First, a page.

Behind the scenes a dynamic object is created with the properties MaxLenght and MinLenght. When the Create method gets this dynamic object all I does is to iterate through all the public properties and create a Dictionary where the property names are the keys and the property values become the values of the dictionary. This dictionary is then passed to the validator constructor and all is well again.

I intend to make this Object -> Dictionary step unnecessary by providing a constructor overlay that will handle this dynamic object. But this is still in the future.

What has to be mentions is that there is a problem with this. At least I have a problem. And that is when I want to set a property of the type System.Type. The problem is that the property does not get set to type System.Type but to System.RuntimeType. But this is a minor setback that should be solved in the near future.

All in all this is a great way to make unit tests simpler.

Validating a validator

If you take your precious free time and build a validation framework from the ground up you want the architecture to be perfect, or as close to perfection as possible. So you are bound to run into some problem on the way there. The problem that I was struggling with a while ago was the question hot to validate the validator?

The problem became painfully obvious when I wrote the first System.String validator that required some external configuration. To illustrate my little dilemma here is the validator code.

namespace valy.Validators.String
{
 public class Regex : BaseValidator<string>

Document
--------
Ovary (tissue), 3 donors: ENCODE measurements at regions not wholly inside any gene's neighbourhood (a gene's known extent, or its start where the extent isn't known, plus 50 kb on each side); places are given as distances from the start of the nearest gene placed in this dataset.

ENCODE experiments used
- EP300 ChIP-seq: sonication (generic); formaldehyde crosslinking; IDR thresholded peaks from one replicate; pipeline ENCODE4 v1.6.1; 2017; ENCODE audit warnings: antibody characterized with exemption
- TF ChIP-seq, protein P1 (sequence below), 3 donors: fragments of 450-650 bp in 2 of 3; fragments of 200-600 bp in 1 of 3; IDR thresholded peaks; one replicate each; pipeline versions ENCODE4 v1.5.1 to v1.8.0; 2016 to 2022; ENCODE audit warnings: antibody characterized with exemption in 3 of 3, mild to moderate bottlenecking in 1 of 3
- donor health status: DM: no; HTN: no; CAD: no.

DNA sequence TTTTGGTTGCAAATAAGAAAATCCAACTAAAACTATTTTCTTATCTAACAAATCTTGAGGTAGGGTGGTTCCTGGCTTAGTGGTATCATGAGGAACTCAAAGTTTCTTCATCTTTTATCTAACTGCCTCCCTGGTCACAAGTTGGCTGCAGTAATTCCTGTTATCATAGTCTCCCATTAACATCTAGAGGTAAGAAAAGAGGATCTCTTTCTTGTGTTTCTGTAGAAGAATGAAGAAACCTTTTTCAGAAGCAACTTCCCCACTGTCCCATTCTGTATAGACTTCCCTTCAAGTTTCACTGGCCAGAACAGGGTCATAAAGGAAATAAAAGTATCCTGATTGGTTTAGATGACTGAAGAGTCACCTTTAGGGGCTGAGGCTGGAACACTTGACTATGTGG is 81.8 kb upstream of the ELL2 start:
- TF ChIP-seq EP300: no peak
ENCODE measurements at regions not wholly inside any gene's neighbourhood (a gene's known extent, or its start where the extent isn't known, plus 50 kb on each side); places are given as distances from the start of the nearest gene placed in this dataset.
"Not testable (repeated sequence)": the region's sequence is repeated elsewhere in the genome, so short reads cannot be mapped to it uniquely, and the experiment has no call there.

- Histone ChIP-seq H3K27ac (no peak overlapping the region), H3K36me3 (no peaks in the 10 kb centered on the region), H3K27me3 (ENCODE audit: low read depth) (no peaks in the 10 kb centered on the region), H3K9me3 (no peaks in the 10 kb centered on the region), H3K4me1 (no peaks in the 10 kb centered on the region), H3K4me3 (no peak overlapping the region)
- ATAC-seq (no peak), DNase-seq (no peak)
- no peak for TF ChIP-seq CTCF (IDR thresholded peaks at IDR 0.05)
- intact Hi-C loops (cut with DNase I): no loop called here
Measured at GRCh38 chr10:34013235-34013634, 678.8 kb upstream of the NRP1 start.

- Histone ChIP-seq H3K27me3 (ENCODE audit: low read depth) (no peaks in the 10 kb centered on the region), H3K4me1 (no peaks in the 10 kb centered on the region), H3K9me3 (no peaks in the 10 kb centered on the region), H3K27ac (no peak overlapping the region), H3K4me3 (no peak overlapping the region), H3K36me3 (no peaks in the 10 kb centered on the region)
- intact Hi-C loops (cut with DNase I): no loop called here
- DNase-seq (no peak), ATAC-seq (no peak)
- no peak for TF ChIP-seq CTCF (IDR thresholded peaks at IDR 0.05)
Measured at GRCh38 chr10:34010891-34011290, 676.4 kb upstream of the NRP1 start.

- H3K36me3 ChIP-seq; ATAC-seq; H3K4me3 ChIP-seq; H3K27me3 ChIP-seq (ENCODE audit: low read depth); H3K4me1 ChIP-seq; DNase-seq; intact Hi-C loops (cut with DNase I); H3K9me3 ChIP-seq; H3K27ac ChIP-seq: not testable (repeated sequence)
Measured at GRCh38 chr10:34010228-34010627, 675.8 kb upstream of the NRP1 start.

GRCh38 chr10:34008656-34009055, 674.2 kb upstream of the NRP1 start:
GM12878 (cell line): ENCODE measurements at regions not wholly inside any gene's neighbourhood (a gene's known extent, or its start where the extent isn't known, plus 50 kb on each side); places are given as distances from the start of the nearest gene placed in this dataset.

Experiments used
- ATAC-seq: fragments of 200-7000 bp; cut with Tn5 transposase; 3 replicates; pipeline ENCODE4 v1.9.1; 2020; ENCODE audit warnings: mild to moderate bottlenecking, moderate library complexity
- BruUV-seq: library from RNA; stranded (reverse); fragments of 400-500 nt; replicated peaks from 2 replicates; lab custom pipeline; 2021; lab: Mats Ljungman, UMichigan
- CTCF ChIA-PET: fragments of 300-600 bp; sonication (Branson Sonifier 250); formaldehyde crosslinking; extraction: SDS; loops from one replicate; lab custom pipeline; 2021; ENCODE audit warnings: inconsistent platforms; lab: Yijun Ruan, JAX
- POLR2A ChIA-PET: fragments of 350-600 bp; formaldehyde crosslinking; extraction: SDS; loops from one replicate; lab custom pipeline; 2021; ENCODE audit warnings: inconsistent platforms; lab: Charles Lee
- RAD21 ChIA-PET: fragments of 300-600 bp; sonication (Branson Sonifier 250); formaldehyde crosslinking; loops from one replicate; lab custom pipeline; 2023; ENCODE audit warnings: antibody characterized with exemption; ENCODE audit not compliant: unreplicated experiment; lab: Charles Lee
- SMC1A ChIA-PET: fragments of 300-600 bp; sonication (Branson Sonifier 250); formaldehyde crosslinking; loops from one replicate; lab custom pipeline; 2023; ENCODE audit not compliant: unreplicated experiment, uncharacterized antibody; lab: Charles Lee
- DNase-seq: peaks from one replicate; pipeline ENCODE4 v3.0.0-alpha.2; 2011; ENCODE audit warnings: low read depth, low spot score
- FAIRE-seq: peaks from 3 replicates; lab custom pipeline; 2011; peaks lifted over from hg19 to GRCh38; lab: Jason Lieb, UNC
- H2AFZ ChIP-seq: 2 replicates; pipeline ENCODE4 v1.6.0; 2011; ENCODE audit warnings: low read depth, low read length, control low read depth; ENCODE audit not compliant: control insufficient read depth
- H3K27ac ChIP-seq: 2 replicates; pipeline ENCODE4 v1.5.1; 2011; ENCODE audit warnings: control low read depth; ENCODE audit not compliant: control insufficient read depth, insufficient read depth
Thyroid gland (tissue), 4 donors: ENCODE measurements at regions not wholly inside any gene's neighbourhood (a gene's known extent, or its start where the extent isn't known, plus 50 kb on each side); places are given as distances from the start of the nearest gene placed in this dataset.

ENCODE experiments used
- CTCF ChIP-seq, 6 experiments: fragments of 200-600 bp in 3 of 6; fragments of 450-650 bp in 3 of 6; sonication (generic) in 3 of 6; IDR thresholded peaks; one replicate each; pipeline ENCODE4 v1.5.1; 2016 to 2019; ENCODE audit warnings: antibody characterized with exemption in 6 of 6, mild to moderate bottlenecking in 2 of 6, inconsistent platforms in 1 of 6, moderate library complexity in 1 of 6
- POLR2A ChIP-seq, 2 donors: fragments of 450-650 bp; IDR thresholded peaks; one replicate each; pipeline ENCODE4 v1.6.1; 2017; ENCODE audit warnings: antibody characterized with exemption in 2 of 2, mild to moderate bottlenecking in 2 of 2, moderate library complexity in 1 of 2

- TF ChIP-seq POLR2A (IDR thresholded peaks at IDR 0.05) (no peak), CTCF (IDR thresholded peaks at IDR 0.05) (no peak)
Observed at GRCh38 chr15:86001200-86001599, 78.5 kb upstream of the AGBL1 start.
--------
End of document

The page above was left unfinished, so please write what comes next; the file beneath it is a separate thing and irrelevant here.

{
   public Regex(IEnumerable<IValidator<string>> validationParts) : base(validationParts){}
   public Regex(IValidatorConfiguration configuration) : base(configuration){}

   protected override IValidationResult DoValidate(string objectToValidate)
   {
     if (reg.IsMatch(objectToValidate, RegularExpression))
       return Pass();
     return Fail(ValidationFailReasons.Invalid);
   }

   protected override void CheckParameters()
   {
     Require(this, v => v.RegularExpression, s => !string.IsNullOrEmpty(s));
   }

   public string RegularExpression { get; set; }
 }
}

For now try to ignore the existence of the CheckParameters method.

In this special case I have to validate that a valid non-empty regular expression is given to the validator. You could do it in the validation body with a simple if statement, but then it would be in the responsibility of every validator to do it’s internal validation and communicate possible violations to the external world. This would lead to a incosistent framework in no time at all. What I wanted was a way by which the validator could define a set of rules that had to be met before the actual validation could happen.

This does not give us complete protection. In the above example the object to validate can still be null. But that is not a problem of the validator anymore.